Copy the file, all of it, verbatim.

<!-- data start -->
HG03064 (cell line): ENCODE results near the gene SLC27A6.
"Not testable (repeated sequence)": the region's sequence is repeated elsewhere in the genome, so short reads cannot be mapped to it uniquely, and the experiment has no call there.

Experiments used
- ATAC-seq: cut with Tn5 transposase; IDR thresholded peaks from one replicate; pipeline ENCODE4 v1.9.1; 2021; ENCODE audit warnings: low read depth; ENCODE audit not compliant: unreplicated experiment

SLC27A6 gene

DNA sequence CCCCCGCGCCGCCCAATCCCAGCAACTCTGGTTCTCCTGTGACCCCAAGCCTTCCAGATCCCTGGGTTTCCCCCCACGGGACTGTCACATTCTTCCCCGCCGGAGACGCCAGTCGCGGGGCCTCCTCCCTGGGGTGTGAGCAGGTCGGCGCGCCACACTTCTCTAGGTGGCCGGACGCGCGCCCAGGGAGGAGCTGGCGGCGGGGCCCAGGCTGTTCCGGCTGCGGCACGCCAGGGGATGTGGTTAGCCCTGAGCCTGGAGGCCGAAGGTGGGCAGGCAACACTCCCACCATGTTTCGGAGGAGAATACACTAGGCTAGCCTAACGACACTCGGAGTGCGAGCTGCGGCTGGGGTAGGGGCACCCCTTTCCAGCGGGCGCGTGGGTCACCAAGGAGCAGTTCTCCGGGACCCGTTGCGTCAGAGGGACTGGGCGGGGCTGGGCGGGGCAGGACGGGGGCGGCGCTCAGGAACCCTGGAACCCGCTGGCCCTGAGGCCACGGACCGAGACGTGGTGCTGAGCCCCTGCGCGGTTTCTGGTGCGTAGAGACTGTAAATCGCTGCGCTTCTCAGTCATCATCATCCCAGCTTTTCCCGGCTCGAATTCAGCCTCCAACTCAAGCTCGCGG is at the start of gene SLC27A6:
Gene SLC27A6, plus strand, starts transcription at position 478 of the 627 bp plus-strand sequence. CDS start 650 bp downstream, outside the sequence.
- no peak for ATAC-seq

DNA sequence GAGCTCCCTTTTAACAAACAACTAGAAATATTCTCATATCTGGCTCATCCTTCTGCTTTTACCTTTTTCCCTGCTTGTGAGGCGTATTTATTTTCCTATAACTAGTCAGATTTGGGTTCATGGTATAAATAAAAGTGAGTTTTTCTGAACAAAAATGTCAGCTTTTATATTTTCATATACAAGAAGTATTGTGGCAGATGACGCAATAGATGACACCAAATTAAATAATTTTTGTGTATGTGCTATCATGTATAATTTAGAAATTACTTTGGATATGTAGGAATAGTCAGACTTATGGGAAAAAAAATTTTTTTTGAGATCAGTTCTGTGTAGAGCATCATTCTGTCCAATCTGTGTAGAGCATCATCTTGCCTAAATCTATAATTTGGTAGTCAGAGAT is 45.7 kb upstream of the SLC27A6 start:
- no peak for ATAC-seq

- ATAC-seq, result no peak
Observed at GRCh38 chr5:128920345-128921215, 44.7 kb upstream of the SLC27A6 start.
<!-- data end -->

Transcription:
HG03064 (cell line): ENCODE results near the gene SLC27A6.
"Not testable (repeated sequence)": the region's sequence is repeated elsewhere in the genome, so short reads cannot be mapped to it uniquely, and the experiment has no call there.

Experiments used
- ATAC-seq: cut with Tn5 transposase; IDR thresholded peaks from one replicate; pipeline ENCODE4 v1.9.1; 2021; ENCODE audit warnings: low read depth; ENCODE audit not compliant: unreplicated experiment

SLC27A6 gene

DNA sequence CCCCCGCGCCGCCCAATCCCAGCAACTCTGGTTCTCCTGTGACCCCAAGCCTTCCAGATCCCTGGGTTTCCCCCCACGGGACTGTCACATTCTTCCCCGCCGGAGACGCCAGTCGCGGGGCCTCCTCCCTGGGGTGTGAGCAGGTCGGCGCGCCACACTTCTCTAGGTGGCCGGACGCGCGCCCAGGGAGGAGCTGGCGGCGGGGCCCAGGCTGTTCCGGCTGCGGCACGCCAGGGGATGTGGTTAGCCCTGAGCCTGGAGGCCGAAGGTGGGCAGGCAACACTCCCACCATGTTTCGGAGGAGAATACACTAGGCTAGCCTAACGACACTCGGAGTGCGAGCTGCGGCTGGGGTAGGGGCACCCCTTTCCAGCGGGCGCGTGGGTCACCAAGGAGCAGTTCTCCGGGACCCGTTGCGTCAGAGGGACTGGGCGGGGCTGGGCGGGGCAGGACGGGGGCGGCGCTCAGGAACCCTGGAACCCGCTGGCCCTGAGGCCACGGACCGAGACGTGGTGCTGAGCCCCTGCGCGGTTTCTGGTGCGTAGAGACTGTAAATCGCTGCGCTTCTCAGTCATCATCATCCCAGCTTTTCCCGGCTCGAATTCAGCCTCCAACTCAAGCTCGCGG is at the start of gene SLC27A6:
Gene SLC27A6, plus strand, starts transcription at position 478 of the 627 bp plus-strand sequence. CDS start 650 bp downstream, outside the sequence.
- no peak for ATAC-seq

DNA sequence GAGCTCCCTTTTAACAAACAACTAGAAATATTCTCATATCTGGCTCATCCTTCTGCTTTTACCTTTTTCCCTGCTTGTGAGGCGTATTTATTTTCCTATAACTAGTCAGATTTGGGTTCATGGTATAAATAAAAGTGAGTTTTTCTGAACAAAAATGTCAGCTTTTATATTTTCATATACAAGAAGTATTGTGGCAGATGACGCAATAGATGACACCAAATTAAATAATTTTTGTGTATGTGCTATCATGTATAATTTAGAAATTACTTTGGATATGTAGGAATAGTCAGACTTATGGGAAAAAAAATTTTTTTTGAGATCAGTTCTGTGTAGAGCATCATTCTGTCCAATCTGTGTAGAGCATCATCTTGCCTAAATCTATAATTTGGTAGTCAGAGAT is 45.7 kb upstream of the SLC27A6 start:
- no peak for ATAC-seq

- ATAC-seq, result no peak
Observed at GRCh38 chr5:128920345-128921215, 44.7 kb upstream of the SLC27A6 start.